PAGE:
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Has any parent negotiated the contract with the nanny agency?

(8 Posts)
Murtette Mon 06-May-13 21:05:13

The nanny hunt continues and I spoke to a few nanny agencies on Friday who have sent me their standard terms etc which I am now reading. Some of them are fine; others are ridiculous, including the one of the local agency who loads of people have recommended to me. For example, if they send me the details of a nanny and I ever employ that person in any capacity at any time in the future, the introduction fee is payable plus a penalty of several hundred pounds. I don't want to really annoy them by refusing to agree to this but its just ridiculous. A bit of me thinks that the chances of them finding out that I have employed this person as a, I don't know, gardener is 15yrs time is unlikely but the bigger, lawyer bit of me thinks its a stupid risk to agree to.
And why are so many fees based on net salaries? Why should the fee I pay depend on the nanny's tax code?

LittleMissLucy Tue 07-May-13 01:59:02

Its standard terms of practice to require an introduction fee if you employ anyone they introduce to you. Its quite normal for any employment agency, as that is the only way they make money.
I think you pay a fee based on the net salary as the tax a nanny pays can vary from year to year (and this will impact on what you pay them, too).
You can however, agree a gross salary with the nanny and they can be responsible for any short-fall with the tax (I think, I'm not 100% sure).
Good luck hope you get a worthwhile nanny after all the faff.

nannynick Tue 07-May-13 07:56:07

I ever employ that person in any capacity at any time in the future

That does seem unreasonable. Wonder what REC and ANA feel... Alas such organisations are not regulators, anyone can set up an agency and they can do what they like.

Percentage of Net, why? Does it really cost more to place a nanny who gets paid more than a nanny who gets a lower salary? Do any agencies offer fixed fee? Do any do it on number of days or hours per week the nanny is employed? If it has to be a percentage, why not percentage of Gross salary?

If the agency terms are unreasonable vote with your feet... go elsewhere.
If they are a member of any association, put in a complaint as the associations do have a code of practice that may (though may not) have been breached.

Strix Tue 07-May-13 20:32:33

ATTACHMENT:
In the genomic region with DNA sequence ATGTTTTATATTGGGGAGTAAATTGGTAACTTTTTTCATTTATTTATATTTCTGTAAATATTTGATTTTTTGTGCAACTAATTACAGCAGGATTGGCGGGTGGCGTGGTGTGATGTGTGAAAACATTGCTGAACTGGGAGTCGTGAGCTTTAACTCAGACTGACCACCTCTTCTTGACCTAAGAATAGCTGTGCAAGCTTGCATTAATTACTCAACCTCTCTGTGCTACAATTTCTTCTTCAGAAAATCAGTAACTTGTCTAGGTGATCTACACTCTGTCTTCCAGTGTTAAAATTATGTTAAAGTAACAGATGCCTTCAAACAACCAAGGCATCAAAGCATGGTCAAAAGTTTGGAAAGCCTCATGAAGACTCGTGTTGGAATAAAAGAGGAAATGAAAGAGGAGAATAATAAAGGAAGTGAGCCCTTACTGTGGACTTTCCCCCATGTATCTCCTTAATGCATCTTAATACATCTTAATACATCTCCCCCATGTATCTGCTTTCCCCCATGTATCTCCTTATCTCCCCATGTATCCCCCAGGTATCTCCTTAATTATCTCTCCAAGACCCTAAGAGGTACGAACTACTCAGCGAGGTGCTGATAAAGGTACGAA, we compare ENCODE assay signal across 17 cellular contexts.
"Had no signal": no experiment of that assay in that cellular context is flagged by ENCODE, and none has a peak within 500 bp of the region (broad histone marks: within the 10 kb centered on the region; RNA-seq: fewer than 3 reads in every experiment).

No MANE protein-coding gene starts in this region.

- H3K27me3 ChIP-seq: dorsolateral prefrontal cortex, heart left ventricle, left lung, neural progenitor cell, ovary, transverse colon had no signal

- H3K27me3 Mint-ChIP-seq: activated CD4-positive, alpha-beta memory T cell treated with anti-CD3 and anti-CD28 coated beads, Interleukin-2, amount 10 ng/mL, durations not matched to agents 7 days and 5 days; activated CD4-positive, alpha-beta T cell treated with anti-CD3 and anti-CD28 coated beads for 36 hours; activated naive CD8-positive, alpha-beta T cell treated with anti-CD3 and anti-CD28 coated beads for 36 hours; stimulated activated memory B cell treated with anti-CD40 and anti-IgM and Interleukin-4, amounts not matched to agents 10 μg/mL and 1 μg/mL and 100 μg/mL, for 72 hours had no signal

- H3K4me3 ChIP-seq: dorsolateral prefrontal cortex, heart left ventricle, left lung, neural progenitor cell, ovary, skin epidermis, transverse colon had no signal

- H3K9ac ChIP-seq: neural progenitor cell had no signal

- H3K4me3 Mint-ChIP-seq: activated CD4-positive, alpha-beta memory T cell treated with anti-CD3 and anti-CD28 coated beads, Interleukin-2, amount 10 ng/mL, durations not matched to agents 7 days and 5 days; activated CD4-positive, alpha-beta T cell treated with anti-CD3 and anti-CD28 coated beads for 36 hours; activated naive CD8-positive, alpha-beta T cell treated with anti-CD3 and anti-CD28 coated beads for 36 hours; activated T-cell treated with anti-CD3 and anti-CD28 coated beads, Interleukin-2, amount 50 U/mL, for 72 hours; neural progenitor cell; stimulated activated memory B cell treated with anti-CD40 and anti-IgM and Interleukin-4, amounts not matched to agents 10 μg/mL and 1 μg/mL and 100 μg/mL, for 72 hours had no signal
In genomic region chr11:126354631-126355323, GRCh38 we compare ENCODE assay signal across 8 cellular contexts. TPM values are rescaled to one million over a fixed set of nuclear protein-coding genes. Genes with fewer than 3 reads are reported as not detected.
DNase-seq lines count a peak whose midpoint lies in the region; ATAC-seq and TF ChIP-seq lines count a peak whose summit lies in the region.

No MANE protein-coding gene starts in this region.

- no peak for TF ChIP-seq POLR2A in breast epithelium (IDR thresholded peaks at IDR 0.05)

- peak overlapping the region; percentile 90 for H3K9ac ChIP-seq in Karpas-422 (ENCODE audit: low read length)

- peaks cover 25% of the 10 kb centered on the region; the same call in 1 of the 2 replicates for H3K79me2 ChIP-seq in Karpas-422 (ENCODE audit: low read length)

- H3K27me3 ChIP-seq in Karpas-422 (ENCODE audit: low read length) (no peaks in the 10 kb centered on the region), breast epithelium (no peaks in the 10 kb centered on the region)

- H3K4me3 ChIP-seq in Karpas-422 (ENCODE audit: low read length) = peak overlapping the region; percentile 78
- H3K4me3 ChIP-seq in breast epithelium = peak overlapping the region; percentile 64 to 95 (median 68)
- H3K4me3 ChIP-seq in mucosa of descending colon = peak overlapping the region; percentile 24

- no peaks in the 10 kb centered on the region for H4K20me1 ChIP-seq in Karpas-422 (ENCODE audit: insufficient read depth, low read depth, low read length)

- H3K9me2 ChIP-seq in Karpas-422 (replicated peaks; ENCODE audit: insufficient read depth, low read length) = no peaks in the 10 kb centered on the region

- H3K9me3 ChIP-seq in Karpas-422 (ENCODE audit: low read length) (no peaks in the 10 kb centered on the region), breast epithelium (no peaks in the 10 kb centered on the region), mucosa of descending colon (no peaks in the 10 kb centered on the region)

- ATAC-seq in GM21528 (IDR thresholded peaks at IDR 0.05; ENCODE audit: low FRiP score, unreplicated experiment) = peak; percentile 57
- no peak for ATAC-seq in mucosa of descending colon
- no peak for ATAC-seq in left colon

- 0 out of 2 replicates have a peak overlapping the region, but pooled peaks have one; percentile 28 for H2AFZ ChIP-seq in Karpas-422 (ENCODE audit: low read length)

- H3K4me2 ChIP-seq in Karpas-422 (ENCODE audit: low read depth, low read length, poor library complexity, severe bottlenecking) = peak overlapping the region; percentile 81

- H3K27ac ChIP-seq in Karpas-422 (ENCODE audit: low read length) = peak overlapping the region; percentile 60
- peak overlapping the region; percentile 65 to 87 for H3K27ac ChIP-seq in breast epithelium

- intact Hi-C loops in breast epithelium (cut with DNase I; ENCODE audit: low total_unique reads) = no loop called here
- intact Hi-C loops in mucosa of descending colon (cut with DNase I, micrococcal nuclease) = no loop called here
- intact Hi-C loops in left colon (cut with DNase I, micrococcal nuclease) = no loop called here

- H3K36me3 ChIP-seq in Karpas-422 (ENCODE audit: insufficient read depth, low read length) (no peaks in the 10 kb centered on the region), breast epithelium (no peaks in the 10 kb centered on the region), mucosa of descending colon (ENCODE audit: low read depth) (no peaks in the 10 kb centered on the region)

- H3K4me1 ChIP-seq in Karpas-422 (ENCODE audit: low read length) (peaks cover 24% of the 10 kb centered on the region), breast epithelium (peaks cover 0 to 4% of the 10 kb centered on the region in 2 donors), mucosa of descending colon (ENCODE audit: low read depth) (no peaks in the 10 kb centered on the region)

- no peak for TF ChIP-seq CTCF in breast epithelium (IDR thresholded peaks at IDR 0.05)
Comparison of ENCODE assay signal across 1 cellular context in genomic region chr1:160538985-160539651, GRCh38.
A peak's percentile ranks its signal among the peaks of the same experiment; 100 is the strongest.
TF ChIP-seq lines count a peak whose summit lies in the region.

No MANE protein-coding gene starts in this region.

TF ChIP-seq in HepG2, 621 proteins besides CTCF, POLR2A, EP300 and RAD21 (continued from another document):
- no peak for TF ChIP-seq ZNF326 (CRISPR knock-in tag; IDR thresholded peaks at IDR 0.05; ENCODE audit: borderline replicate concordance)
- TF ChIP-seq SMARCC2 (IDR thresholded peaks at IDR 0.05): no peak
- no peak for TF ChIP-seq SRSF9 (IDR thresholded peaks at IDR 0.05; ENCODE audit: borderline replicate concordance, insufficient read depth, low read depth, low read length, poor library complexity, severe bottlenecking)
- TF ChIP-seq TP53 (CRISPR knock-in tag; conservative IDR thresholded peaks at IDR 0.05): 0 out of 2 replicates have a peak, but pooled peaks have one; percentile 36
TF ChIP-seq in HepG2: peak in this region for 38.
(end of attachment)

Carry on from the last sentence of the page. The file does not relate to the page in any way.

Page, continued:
It is reasonable (and usual) for an introduction fee to cover say 3-6 months and apply to the particular role for which you contacted the egency; and indeed for which they put the candidate forward. Any time (ever!) in any capacity is rediculous. I wouldn't agree to that.

Murtette Tue 07-May-13 20:36:40

Thanks for your responses.
LittleMiss - I'm happy to pay an introduction fee if I employ them as a nanny but not if, by chance, the nanny happens to do, say, floristy or photography at the weekends and, having employed someone totally different as a nanny, I'd then, technically, have to pay the introduction fee for having used this other nanny as a photographer/florist.
Nanny - I have persuaded all of them to go with a fixed fee or a multiple of gross.
Now I just have to choose a nanny...

LittleMissLucy Tue 07-May-13 20:42:52

I would, if you haven't already, put in a "trial period" of say 1-2 weeks. We had to fire a nanny and hadn't done this - so we paid her a full month's notice and asked her not to come back into work. Costly.

Mendi Tue 07-May-13 20:47:49

Hi Murtette. No advice re nanny agencies but in like manner I recently had to sign up to an estate agent's standard terms and one of the terms that got me was the parallel 'if you sell your house to someone we have introduced, at any time, then you pay us our fee. 'Introduced' means people we have shown your property to as well as people who have become aware of it through us, e.g. anyone who has seen our board outside your house'.


I wrote an email to them explaining why I couldn't sign up to their standard terms and suggesting some amendments. Initially they said 'well we'd never hold you to that'. I said that as a lawyer, I just could not sign up to terms that could make me liable for things I didn't want to be liable for, regardless of assurances that it would never happen. They agreed to all of the amendments.

Worth a try I think.

ghislaine Tue 07-May-13 21:43:51

Yes, definitely have a go at amending/negotiating the terms.

I once rented a flat in a large building and one of the terms of the lease stated that we would have to clean all the exterior windows of the entire building when we moved out. It might have been poor drafting but we had no intention of being bound by a term like that. We simply put a line through it and it was accepted, no questions!

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